Ben Logan has stepped into his father’s shoes as Sheriff of Logan Point, and trying to find out the truth behind his father’s shooting. Tony Jackson said he had information, but now Tony’s been shot, is bleeding out, and asking Ben to protect his sister. Ben agrees, despite his uneasy relationship with Leigh.

Dr Leigh Somerall left Logan Point ten years ago, basically run out of town by Sheriff Tom Logan, who didn’t see her as a suitable girlfriend for his son. Now she’s back with her son, working in the Emergency department of the local hospital and staying with her brother, Tony.

Ben and Leigh are both hiding secrets, Ben about his fear of children, and Leigh about why she broke up with Ben all those years ago, and married so quickly afterwards. There’s nothing like a good secret to keep the pages turning, and these work well. When will they admit they are still attracted to each other, and confess to what’s holding them back?

Intertwined with these secrets is the bigger suspense plot. It soon becomes apparent that Tony’s shooting isn’t an isolated incident. The only question is: who is the next target? Ben or Leigh? And why?

Overall, A Promise to Protect is the perfect blend of romance and suspense, and I’ll be looking out for the next in the Logan Point series. Recommended for fans of Dee Henderson, Dani Pettrey, and Irene Hannon.

Thanks to Revell and NetGalley for providing a free ebook for review. You can find out more about Patricia Bradley at her website.

17 November 2014

Review: Deceived by Irene Hannon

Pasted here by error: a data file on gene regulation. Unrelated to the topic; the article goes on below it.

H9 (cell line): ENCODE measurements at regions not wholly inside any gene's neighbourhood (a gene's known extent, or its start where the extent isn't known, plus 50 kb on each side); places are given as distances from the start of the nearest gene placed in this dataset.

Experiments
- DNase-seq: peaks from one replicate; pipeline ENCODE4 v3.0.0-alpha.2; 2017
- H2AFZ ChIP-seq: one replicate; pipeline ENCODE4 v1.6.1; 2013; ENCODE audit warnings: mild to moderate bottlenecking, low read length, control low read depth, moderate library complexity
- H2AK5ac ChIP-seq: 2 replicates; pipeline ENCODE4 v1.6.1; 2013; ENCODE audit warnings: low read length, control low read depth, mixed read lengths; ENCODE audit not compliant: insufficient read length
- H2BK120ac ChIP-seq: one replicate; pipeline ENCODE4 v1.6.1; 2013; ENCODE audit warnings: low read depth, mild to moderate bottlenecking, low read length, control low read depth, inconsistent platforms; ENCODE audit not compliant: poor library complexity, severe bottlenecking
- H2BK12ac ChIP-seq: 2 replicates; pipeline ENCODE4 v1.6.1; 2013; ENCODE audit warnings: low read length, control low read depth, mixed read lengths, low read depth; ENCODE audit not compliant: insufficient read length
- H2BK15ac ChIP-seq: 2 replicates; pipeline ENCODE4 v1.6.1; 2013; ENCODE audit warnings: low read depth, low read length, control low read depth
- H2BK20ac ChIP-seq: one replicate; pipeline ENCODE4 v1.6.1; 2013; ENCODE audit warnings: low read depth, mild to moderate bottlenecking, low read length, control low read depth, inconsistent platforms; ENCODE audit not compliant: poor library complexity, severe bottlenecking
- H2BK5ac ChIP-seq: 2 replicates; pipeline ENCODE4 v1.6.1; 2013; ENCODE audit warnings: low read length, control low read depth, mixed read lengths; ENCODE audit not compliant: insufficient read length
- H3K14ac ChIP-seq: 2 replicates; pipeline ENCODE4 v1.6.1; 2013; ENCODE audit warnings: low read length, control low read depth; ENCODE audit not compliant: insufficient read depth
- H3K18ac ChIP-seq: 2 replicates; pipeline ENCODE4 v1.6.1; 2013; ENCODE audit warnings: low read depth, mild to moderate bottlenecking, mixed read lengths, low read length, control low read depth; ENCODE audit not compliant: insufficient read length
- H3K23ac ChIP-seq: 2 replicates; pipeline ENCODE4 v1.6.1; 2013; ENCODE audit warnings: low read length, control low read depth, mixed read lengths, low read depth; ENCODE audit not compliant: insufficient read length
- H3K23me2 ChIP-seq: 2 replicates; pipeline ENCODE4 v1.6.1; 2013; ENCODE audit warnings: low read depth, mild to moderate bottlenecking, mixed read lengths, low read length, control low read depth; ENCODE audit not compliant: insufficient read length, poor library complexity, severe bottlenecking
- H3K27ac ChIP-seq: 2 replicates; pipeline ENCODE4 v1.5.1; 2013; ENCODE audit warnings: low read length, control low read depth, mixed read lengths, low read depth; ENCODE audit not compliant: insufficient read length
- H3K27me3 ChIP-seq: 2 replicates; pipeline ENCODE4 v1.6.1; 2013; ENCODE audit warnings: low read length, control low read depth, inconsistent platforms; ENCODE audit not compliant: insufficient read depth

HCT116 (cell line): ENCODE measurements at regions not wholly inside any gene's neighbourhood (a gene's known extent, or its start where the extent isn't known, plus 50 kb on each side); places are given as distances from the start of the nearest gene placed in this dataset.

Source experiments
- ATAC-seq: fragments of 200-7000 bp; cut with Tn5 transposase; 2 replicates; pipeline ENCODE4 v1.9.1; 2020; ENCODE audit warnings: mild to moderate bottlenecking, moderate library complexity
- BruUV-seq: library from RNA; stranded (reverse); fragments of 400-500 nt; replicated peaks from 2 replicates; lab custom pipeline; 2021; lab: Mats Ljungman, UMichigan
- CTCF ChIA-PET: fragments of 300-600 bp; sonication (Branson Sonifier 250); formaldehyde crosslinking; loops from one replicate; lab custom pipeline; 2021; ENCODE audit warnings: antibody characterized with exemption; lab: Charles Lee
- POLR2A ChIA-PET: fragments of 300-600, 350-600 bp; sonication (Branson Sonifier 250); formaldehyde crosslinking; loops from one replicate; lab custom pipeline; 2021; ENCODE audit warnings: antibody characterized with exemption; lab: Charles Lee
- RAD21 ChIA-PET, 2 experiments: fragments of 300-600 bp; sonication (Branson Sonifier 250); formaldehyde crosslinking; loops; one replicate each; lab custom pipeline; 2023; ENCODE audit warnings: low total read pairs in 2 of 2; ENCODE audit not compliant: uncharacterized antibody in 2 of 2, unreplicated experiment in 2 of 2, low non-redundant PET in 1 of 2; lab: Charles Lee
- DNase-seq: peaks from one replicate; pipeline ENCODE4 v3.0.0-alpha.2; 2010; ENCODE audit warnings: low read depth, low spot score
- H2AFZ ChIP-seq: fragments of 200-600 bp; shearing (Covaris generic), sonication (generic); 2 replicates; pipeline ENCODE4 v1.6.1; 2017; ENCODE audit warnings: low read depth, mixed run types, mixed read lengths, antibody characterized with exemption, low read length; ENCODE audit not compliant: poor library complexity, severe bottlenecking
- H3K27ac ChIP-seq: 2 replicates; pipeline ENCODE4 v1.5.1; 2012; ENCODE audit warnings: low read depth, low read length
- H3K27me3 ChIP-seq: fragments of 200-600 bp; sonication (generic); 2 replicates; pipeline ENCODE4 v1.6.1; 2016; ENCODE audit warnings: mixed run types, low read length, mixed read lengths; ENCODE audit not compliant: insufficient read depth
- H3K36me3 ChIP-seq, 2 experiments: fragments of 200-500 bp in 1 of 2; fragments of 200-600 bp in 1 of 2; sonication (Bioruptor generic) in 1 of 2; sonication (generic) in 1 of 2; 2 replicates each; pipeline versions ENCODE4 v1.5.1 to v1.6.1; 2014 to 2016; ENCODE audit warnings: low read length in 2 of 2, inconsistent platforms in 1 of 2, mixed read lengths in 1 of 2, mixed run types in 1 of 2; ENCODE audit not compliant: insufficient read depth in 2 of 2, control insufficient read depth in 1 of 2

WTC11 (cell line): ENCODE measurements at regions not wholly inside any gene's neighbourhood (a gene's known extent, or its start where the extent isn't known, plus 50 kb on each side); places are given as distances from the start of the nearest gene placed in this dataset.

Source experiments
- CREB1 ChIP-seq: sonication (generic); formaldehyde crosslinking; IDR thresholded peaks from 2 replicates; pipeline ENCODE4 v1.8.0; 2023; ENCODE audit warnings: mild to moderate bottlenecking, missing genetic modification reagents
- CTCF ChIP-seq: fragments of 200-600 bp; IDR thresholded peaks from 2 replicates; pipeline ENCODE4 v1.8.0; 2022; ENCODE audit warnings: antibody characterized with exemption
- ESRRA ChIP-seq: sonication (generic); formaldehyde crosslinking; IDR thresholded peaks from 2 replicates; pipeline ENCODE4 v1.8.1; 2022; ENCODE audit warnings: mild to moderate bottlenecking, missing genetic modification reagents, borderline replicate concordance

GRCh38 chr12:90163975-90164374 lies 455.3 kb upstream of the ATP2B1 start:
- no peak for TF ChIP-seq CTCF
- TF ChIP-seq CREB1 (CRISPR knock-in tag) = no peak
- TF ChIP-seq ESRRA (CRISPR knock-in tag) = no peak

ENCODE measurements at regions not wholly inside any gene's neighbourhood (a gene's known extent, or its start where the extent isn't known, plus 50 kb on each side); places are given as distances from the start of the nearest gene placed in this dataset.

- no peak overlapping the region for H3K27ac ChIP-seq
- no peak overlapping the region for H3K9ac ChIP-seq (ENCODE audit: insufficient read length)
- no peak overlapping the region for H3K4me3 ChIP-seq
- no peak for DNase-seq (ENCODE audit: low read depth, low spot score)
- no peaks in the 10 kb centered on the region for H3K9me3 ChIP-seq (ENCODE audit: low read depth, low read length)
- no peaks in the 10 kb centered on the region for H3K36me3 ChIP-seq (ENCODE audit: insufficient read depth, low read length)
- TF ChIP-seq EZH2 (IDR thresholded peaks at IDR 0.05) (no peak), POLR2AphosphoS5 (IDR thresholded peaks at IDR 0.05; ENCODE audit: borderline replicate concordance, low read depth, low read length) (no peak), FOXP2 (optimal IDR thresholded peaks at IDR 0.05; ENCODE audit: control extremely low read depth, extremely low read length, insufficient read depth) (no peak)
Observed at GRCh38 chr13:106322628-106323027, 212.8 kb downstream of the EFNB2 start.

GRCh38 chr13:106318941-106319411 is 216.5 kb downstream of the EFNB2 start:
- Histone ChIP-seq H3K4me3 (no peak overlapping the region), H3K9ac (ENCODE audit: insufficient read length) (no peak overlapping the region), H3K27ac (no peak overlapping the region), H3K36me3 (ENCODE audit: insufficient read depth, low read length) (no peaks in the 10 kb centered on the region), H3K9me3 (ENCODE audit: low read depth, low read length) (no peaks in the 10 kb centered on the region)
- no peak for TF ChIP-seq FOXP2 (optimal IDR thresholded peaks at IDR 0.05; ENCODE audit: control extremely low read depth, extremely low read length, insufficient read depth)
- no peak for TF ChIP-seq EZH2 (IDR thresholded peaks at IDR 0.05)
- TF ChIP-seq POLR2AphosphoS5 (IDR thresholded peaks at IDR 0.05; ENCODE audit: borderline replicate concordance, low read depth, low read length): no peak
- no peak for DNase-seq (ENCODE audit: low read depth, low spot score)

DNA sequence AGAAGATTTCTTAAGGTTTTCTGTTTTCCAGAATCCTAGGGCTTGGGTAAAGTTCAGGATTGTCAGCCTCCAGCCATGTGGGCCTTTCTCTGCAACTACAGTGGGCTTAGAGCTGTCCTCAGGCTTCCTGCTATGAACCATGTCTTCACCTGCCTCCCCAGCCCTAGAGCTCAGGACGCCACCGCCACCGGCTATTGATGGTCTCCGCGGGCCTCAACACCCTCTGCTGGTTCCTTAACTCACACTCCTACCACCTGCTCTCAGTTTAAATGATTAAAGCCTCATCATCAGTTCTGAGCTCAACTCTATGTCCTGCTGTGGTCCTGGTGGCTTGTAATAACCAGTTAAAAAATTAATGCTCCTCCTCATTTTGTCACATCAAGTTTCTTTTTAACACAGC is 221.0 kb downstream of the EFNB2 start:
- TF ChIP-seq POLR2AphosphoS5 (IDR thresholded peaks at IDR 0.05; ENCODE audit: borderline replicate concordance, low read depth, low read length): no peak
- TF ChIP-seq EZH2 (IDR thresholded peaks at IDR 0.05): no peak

Irene Hannon at Her Best

Three years ago, Kate Marshall lost her husband and four-year-old son in a boating accident, and Kevin’s tiny body was never recovered. She’s now re-established herself as a career counsellor for abused women in St Louis, Missouri, far away from the rugged New York coastline which stole her family. But one day she hears a small blond boy at the mall asking a man—his father?--for a Poppysicle, a word she’s only ever heard Kevin use. She loses the boy in the crowd, and when the police aren’t interested, she approaches Phoenix Inc, an upmarket firm of private investigators, for help.

Connor Sullivan is immediately attracted to his new client, something he’ll have to ignore if they are working together. She has a strange story, but one that bears investigating. The more Connor investigates, the more he comes to believe that Kate is right, and the more he wants to see of her. But can they find out the truth before their search is discovered?

I’ve found the last couple of Irene Hannon romantic suspense novels I’ve read a bit flat. There was nothing technically wrong with them, but they didn’t have that spark of inspiration and originality I remember from her earlier books. I’m relieved to report that Deceived is back to Hannon at her best. Okay, the first meet between Kate and Connor was probably more corny than cute, but the suspense plot was excellent (and the romance worked nicely).

It’s an ambitious plot. Was the boy on the elevator Kate’s son? If so, is the man with him involved? How exactly does a four-year-old “drowning” victim resurface as a seven-year-old half a country away? Where has he been for the last three years? Who took him? And why?

At the same time as Kate and Connor are searching for the truth, we see Greg and Todd Sanders, to all outward appearances a loving father and son. This, in my view, is the real strength of Deceived, because Hannon hasn’t depicted a cliché “villain” but a likeable and well-rounded character that I sympathised with. After all, if Kate is right, Greg and Todd are about to have their worlds ripped apart. Writing likeable antagonists is a real skill, especially when it comes to their motives, and I commend Hannon on the way she dealt with Greg’s backstory. When the full story came out, it all seemed horribly plausible. Recommended.

Thanks to Revell and Netgalley for providing a free ebook for review. To find out more about Irene Hannon, visit her website.